Chiang Mai Gate vandals arrested

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via BBC, 20181019

via BBC and other news outlets, 19 October 2018: Two of the tourists directly responsible for vandalising the Chiang Mai Gate, a Brit and Canadian have been arrested. Their passports have been confiscated and they are waiting for their day in court.

via BBC, 20181019

via BBC, 20181019

A British tourist accused of spray painting his name on a historic landmark in Thailand could face 10 years in prison.

Local police said Lee Furlong, 23, from Liverpool, has admitted defacing Tha Phae Gate in the city of Chiang Mai.

Video appears to show a man spraying “Scouser Lee” on the gate, part of which dates back to the 13th Century.

Supt Teerasak Sriprasert said Mr Furlong would be charged with “vandalising an archaeological site”.

A Canadian woman, Brittney Schneider, has also been arrested and charged with vandalism for allegedly adding her first initial to graffiti on the gate.

“They will face no more than 10 years’ jail [and/or] a fine of no more than a million baht (about £23,555),” Supt Sriprasert said.

Source: Briton faces jail for spraying ‘Scouser Lee’ on Thai gate – BBC News

See also:

Angkor Wat temple graffiti causes stir – Khmer Times

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via Khmer Times, 25 June 2018: The ancient graffiti of Angkor Wat is actually quite interesting and something I encountered while researching the invisible paintings a few years ago. The ‘graffiti’ – most of them inscriptions left behind by pilgrims – sheds light on the history of the temple during the post-Angkorian period and when the temple began to be seen as a Buddhist shrine rather than a Hindu one. Of course, leaving writing on the walls of the temples today is not only highly discouraged, it is downright illegal!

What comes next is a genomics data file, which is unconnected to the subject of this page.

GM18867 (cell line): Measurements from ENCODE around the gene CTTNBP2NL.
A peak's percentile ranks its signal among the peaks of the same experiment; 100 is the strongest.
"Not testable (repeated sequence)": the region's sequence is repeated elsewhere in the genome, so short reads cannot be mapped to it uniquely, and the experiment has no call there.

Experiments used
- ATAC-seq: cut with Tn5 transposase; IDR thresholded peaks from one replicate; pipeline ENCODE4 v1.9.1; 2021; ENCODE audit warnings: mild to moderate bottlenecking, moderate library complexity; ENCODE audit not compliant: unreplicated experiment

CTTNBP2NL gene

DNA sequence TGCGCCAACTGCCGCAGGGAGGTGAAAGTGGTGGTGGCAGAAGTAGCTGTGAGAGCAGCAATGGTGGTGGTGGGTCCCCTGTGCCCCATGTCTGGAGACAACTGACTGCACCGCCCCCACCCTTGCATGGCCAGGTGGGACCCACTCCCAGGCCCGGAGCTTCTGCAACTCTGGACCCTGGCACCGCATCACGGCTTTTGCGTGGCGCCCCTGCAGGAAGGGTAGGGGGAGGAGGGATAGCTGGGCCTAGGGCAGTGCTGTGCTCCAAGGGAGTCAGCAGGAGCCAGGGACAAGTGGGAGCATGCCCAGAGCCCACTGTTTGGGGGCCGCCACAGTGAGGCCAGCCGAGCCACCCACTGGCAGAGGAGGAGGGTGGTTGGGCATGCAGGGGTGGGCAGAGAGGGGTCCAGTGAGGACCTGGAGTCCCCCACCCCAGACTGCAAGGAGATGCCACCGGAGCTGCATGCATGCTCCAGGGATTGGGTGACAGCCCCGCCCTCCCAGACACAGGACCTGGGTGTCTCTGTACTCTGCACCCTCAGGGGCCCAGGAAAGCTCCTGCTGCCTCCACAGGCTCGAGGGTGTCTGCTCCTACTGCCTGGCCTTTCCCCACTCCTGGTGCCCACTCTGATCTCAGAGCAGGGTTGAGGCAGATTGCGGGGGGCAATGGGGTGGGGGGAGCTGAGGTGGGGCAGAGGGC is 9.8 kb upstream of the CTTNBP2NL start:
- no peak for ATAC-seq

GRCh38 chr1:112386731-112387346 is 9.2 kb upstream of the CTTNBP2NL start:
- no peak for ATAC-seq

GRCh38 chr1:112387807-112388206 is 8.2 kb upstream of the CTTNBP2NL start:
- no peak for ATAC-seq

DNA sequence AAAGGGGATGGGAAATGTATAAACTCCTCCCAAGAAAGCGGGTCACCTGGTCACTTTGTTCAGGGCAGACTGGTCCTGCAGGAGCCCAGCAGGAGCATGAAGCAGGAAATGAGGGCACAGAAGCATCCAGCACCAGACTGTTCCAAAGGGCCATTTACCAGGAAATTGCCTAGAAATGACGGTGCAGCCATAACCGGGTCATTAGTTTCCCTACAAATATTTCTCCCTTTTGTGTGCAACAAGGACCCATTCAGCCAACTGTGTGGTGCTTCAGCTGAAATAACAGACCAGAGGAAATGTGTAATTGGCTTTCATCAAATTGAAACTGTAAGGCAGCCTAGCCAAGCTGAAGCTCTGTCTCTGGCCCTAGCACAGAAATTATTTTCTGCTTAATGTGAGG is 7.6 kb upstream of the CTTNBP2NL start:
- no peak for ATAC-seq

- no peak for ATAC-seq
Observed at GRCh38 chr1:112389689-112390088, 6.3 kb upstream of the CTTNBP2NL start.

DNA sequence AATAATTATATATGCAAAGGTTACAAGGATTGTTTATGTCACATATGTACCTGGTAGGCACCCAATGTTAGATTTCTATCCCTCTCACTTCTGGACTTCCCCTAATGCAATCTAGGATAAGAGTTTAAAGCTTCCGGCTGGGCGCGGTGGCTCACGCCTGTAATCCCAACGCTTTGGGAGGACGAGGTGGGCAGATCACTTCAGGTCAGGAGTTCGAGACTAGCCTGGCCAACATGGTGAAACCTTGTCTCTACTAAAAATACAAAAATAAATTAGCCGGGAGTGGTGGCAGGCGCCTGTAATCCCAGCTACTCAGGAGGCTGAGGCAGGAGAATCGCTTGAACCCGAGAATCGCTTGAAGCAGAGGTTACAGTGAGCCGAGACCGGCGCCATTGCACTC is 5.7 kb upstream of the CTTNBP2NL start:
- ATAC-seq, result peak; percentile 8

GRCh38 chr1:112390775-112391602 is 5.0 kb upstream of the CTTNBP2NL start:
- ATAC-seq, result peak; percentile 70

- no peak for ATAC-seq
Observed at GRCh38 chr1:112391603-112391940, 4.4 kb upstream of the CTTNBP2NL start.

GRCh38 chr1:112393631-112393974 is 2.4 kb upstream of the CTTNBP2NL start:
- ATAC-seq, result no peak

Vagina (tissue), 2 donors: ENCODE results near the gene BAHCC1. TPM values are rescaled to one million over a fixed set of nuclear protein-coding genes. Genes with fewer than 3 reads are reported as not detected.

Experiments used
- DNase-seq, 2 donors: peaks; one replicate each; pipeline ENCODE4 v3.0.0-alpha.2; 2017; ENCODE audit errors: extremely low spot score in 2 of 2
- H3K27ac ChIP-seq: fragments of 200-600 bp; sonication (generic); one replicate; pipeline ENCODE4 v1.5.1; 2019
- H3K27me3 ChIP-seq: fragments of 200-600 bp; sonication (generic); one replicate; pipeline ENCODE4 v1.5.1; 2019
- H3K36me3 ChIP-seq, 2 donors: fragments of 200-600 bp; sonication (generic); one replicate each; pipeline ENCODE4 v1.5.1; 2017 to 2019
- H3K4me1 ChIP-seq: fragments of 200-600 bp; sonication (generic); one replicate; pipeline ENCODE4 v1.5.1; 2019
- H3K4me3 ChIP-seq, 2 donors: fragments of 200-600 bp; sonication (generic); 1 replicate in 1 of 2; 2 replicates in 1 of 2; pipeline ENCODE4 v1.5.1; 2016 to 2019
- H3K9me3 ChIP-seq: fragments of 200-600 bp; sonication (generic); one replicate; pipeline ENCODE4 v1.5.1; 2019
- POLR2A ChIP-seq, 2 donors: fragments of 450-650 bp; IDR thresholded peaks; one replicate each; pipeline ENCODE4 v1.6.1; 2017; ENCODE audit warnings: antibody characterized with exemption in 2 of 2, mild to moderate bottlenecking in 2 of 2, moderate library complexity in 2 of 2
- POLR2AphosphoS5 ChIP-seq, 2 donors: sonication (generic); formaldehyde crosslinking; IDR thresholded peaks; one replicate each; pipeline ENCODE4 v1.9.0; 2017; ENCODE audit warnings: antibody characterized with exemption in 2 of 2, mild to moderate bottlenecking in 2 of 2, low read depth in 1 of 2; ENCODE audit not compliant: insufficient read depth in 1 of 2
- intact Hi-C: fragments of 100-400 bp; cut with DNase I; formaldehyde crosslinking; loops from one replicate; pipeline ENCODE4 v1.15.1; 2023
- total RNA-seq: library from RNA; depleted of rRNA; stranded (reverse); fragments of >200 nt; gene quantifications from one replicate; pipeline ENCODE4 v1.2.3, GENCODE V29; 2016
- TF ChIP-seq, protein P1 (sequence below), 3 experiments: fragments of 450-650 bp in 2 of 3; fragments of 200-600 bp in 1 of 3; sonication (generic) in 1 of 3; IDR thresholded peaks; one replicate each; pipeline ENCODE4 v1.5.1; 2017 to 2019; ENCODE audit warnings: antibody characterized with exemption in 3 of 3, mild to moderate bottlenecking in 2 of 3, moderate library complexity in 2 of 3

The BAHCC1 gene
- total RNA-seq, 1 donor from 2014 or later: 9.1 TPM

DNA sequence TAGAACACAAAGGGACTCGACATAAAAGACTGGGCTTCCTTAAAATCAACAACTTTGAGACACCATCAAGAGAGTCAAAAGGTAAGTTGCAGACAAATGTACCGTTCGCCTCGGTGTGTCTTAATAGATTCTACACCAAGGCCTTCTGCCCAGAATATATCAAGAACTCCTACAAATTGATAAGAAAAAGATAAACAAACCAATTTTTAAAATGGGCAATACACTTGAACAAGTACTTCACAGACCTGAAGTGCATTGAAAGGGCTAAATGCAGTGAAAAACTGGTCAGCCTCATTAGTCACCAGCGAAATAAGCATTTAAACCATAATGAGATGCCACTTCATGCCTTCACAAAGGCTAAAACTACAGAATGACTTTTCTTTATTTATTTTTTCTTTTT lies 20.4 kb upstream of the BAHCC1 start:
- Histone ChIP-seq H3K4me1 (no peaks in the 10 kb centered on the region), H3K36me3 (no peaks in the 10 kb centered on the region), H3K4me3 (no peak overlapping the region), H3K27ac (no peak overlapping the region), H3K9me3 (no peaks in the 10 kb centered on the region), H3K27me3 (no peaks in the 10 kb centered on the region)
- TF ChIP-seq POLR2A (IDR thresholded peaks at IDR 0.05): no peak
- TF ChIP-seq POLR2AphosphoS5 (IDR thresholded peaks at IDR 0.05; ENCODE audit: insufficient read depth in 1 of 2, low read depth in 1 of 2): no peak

The foreign letters written on the stones of the Angkor Wat temple were written during the 17th century and before the 1990s.

Source: Angkor Wat temple graffiti causes stir – Khmer Times

Categories: Angkor Cambodia

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The sad state of Gua Tambun

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Vandalism at Gua Tambun

These news stories were posted by Liz Price in a comment on the recent post about Gua Tambun, but I have a particular interest in the site so I’m re-posting them here. Graffiti has always been a problem ever since the site was open to public in the 1970s.

Vandalism at Gua Tambun

Vandalism at Gua Tambun

Heritage site not treasured
The Star, 09 April 2014

Walls of Gua Tambun vandalised with paint and sketches
The Star, 05 April 2014

Gua Tambun jadi mangsa vandalisme
Sinar Harian, 05 April 2014
Article is in Bahasa Malaysia
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